In the last five years, there have been at least 29 shootings with four or more fatalities. This month alone there was at least seven mass shootings across the United States, all occurring within the same week. We've barely had a chance to process the gun violence leading to the death of six AAPI women in Atlanta as attacks and violence on Asians and Asian Americans have been on the rise.
The constant news reports about the violence of mass shootings can lead to increased stress and anxiety. According to Mental Health America, violence—including gun violence—and fear of violence causes both trauma and 'toxic stress,' which is a contributing factor to the development of some mental health conditions.
It's also incredibly important to combat "the persistent myth that mental illness is a leading factor in mass shootings," which is stigmatizing and can contribute to fewer people seeking treatment. According to MentalHealth.gov, only 3 to 5 percent of violent acts can be attributed to those with serious mental health conditions, and it's actually ten times more likely for those with severe mental health conditions to be the victim of a violent crime than the general population.
Mind Share Partners has compiled the following list of resources to support both professionals and workplaces to cope with the aftermath of mass shootings.
I. Organizations and Resources for Professionals
[Organization] American Psychological Association (APA) The APA is the leading scientific and professional organization representing psychology in the United States, with more than 122,000 researchers, educators, clinicians, consultants and students as its members.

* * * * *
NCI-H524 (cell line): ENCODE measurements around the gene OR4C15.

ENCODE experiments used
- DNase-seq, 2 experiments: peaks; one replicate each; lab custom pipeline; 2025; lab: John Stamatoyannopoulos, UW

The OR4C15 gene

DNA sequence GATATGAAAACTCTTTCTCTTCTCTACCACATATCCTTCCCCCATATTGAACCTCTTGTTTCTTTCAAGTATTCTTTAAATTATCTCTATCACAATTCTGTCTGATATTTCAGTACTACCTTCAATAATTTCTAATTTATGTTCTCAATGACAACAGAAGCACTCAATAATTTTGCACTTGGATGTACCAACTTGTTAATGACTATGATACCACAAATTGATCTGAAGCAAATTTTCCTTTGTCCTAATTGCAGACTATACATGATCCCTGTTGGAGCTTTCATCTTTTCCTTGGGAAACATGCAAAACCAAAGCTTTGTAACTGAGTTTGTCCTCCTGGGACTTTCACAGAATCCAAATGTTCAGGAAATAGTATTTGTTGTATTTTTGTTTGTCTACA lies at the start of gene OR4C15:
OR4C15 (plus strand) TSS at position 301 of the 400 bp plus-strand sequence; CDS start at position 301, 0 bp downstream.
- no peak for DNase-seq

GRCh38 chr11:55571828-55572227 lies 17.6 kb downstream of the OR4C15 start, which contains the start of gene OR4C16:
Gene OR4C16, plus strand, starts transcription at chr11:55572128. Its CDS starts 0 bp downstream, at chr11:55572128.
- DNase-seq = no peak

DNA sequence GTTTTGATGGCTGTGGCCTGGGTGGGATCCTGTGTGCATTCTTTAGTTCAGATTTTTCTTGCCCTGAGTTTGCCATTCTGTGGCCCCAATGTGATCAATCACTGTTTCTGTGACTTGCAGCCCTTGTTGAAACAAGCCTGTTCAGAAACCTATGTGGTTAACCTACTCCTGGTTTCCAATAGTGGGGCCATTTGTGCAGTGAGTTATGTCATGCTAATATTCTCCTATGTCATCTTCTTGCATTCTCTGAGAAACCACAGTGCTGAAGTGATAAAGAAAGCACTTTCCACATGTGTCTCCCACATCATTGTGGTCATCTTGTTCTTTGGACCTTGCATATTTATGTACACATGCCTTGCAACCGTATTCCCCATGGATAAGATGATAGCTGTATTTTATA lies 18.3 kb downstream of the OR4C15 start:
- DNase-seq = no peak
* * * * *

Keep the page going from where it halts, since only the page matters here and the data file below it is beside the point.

[Organization + Program] SAMHSA's Disaster Distress Helpline The Disaster Distress Helpline (DDH) is a program of the U.S. Substance Abuse and Mental Health Services Administration (SAMHSA) which provides crisis counseling and support for anyone in the U.S. experiencing distress or other behavioral health concerns related to any natural or human-caused disaster. Calls (1-800-985-5990) and texts (text “TalkWithUs” to 66746) are answered by a network of independently-operated crisis centers around the country, who provide psychological first aid, emotional support, crisis assessment and intervention, and referrals to local/state behavioral health services for follow-up care & support. The helpline's SMS service is also available in Spanish. Text "Hablanos" to 66746 for emotional support.
[Organization] Sandy Hook Promise Sandy Hook Promise is a national nonprofit organization founded and led by several family members whose loved ones were killed at Sandy Hook Elementary School on December 14, 2012. Their intent is to honor all victims of gun violence by turning our tragedy into a moment of transformation. By empowering youth to “know the signs” and uniting all people who value the protection of children, we can take meaningful actions in schools, homes, and communities to prevent gun violence and stop the tragic loss of life.